25 July 2013

The last Slobbermouse

More than 20 years ago, when my sister was working as a banker in London, she came across a great discovery: cloth mice and fish stuffed with catnip at a shop in Covent Garden. Culpepper generally sold lotions, potpourri, and herbal concoctions and she just happened to stumble across the cat toys that were in a big barrel by the check-out counter.

After our beloved beagle Cindy died at 18, my family had switched to cats. We were too heartbroken and too in love with Cindy to ever think about getting another dog. Jeannie brought the catnip mice and fish home for our cats Peeve (our pet peeve...get it?) and Midnight  (an all white cat....their names really tell you all you need to know about my family). It would be impossible to overstate how crazy they went for them. They spent the whole Christmas gorked out of their minds on catnip, twisting around on their backs, rubbing all over the mice, and, in their drunken sailor stupor, totally soaking them with saliva. So we dubbed them Slobbermice (whether it was a mouse or fish didn’t matter). 

From that first Christmas, whenever one of us went to London, which was fairly frequently, we had the mandate to go to Culpepper and pick up a fresh stock of Slobbermice because Peevie and Midnight (and later Ming and Hobbes) needed a new fix before they got the feline equivalent of the DTs.  My sister and I also spread the joy to our cats and to our friends’ cats. The Slobbermice were completely flat and came in a variety of prints and paisleys, so they were the perfect gift to bring back. 

When my parents moved out of the house they’d lived in for 40 years, we found Slobbermice behind couches and elsewhere, along with some of those tiny, impossibly tight rubber bands from my braces when I was 11.

In February 2008, my sister and I went to London to scatter our mom’s ashes in the Thames. She loved London and we could think of no better place for her final resting place (or in this case, floating place).  But we were sad that we knew the minute we poured the ashes, we wouldn’t be able to see them anymore as the current would carry them away. Then we had a thought. What if we went to Culpepper, got a Slobbermouse, and threw it in the Thames with the ashes? We were staying near Covent Garden, so we went to Culpepper, picked one out in the pattern that we thought mom would like (we may have decided on a fish because, well, we were throwing it in water), went to the banks of the Thames, found a spot to pour the ashes (not as easy as you’d think), threw in the fish, and followed it down the river until it swept out beyond where we could see. It was strangely comforting to see the fish gently undulate out of sight.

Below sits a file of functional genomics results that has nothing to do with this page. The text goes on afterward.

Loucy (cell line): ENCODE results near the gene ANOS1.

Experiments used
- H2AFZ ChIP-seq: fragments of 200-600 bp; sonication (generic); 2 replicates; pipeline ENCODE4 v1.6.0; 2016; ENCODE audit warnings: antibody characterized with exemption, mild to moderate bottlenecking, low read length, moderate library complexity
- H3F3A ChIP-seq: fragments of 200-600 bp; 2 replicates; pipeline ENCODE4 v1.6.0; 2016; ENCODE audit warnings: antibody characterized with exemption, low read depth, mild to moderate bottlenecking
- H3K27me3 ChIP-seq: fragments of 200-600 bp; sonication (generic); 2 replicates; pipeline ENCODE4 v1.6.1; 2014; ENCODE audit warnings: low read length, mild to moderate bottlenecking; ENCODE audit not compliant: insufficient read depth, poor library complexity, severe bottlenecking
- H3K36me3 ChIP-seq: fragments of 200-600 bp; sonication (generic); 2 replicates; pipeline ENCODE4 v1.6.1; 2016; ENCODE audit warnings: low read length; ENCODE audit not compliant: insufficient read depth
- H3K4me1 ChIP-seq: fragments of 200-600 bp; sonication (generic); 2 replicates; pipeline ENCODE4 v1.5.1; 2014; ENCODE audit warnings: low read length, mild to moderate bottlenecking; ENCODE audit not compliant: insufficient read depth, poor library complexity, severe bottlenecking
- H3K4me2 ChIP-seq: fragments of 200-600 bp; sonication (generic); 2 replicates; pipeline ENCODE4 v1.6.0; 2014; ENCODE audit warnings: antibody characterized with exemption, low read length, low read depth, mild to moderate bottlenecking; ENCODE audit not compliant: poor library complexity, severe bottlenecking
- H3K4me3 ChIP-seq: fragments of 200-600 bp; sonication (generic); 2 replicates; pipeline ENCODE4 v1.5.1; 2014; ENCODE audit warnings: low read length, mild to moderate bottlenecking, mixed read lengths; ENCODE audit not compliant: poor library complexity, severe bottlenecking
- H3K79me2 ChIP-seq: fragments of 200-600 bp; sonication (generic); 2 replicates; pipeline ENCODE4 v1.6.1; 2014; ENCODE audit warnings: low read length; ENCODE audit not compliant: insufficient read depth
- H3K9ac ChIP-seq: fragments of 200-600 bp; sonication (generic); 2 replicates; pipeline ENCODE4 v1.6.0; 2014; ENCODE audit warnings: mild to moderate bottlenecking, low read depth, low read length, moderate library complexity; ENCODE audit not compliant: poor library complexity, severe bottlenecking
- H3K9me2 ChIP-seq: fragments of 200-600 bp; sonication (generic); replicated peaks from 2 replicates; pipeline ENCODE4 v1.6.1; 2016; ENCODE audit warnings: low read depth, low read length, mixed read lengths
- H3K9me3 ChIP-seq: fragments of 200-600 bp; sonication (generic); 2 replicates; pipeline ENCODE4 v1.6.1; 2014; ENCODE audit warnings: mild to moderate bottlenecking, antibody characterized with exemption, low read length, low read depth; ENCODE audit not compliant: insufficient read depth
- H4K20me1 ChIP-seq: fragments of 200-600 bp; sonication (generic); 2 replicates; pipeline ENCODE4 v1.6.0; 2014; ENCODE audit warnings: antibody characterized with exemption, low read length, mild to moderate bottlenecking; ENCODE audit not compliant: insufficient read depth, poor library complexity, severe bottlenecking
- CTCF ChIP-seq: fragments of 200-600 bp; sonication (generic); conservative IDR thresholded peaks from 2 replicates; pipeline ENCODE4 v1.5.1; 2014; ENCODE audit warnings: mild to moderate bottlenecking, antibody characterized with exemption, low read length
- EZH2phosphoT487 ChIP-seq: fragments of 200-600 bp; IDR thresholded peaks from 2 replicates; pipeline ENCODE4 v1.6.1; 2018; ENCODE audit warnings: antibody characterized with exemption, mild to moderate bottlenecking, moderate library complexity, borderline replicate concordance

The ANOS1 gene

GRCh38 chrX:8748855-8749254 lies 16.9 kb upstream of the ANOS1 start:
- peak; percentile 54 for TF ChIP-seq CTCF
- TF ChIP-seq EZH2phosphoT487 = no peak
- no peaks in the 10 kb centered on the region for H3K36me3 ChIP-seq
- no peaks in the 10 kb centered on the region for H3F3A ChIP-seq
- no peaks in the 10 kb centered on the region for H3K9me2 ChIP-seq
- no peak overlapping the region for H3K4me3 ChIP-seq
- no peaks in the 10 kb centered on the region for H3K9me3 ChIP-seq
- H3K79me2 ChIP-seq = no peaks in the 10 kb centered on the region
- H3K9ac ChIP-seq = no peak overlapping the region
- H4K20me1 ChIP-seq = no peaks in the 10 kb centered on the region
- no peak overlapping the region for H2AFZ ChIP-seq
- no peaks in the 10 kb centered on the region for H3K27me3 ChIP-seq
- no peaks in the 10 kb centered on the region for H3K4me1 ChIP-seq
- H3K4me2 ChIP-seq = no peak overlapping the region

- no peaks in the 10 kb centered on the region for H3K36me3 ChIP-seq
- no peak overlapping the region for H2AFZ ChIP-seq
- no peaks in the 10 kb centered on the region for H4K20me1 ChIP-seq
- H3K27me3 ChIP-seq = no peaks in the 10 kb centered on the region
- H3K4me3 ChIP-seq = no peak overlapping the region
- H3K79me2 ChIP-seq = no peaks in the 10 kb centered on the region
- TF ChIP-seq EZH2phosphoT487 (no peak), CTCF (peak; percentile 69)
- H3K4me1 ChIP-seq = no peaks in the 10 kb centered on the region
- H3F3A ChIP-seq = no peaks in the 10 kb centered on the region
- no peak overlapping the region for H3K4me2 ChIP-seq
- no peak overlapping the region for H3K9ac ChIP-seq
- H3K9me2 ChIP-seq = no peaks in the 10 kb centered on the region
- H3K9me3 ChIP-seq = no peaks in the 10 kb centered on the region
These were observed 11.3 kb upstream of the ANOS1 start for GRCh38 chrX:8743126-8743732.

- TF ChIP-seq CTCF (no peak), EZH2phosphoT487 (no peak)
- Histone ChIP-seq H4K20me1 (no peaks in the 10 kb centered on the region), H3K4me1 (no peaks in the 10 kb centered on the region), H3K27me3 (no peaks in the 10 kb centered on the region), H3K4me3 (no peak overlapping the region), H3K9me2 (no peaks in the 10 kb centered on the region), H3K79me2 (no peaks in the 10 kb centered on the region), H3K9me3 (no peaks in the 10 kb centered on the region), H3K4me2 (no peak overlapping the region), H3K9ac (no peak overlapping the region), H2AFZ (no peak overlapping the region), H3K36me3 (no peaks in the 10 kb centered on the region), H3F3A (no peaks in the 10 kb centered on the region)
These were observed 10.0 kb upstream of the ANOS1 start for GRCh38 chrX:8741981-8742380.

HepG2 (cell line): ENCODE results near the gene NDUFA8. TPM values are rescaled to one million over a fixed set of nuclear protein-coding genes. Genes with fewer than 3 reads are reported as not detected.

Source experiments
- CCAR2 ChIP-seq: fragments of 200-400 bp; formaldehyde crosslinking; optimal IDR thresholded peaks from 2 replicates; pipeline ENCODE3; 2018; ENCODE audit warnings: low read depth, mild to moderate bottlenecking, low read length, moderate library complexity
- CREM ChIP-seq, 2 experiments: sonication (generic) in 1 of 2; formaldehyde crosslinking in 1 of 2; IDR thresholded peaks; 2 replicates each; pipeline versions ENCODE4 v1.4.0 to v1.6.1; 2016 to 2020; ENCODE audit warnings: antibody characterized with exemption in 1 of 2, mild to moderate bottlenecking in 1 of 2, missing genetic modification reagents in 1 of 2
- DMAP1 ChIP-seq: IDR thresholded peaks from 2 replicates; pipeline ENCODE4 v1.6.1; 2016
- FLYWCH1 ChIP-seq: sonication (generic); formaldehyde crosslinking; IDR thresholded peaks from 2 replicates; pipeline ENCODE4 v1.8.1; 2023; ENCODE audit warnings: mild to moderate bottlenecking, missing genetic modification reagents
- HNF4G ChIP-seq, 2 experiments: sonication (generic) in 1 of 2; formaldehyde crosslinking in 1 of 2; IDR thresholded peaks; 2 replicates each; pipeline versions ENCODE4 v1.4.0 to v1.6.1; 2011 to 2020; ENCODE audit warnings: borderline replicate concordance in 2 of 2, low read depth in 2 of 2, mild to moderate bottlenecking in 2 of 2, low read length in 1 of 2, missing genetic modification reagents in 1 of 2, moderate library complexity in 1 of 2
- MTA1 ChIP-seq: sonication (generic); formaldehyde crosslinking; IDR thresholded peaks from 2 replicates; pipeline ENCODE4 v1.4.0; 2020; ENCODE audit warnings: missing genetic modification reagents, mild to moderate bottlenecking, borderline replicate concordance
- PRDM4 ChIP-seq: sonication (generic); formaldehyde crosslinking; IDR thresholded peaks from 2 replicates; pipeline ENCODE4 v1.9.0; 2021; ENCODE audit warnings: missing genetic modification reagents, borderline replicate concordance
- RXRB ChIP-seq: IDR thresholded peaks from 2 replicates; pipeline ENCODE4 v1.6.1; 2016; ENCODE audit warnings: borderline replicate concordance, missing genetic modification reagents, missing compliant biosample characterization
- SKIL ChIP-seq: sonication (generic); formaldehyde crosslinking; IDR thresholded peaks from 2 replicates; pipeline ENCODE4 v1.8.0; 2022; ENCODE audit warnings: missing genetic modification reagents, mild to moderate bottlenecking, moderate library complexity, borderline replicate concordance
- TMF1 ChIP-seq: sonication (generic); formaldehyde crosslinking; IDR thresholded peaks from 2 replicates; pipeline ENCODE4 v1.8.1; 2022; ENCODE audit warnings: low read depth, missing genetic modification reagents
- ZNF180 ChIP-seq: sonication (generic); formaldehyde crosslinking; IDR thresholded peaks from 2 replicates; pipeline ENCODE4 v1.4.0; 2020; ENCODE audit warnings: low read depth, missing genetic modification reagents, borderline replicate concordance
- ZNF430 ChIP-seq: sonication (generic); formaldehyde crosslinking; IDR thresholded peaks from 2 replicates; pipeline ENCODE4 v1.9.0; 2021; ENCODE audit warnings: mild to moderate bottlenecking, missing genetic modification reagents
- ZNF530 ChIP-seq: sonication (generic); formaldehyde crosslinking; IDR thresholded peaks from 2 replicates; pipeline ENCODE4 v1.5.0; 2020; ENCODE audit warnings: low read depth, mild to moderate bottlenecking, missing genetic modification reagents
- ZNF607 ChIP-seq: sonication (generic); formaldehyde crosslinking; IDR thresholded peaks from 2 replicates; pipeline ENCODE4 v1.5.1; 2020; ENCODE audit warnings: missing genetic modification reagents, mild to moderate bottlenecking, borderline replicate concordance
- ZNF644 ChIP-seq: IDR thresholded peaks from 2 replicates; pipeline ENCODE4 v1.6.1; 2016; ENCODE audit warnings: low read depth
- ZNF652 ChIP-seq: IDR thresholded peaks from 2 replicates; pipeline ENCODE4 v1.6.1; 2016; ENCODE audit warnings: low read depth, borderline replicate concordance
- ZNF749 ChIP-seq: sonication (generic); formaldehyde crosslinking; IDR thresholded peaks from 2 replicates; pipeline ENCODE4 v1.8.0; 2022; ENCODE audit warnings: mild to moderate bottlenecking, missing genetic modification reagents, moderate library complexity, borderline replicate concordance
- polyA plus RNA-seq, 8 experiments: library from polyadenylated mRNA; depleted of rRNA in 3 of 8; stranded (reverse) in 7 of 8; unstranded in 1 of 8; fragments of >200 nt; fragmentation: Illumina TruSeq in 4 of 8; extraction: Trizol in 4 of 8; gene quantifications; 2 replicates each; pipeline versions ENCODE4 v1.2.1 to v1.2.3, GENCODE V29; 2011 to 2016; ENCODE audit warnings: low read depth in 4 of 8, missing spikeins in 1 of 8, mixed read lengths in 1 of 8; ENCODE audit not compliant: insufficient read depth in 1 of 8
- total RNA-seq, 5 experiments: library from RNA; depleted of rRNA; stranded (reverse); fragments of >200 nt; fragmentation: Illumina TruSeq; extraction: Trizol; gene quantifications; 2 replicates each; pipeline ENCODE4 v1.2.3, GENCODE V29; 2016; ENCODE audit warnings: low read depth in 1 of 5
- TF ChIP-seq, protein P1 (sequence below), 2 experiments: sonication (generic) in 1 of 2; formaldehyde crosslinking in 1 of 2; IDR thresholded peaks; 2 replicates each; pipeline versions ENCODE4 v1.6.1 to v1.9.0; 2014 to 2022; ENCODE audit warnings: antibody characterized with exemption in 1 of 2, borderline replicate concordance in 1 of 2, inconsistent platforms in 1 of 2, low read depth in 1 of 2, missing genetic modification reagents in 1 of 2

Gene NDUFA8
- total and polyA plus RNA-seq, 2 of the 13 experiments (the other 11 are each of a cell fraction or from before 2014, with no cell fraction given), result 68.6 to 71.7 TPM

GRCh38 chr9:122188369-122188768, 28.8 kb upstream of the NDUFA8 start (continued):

Somehow, fittingly and poetically, when I went to London last year, I stopped by Covent Garden and Culpepper was gone. It turns out it had closed shortly after our 2008 trip. 
Today, my sister and I stopped at Cat Care Veterinary Clinic in Morrisville to pick up food for her cats. Not only were three adorable kittens there for adoption and three resident cats for us to play with, there was a jar full of Slobbermice! They weren’t exactly the same as the ones at Culpepper, but they were close enough. They were made from different prints and stuffed with catnip just like the originals. but their ears and tails were different and they weren’t flat.  I bought $10 worth. 100% of the proceeds go to Safe Haven Cat Shelter & Clinic, a no-kill animal shelter in Raleigh with a small staff of only eight and more than 80 volunteers. Every Friday in August, they will spay and neuter feral cats for free. Aug. 2-4, adult cats will be free and kittens are only $15. On Sept. 15, Safe Haven will microchip your cat or dog for $10.

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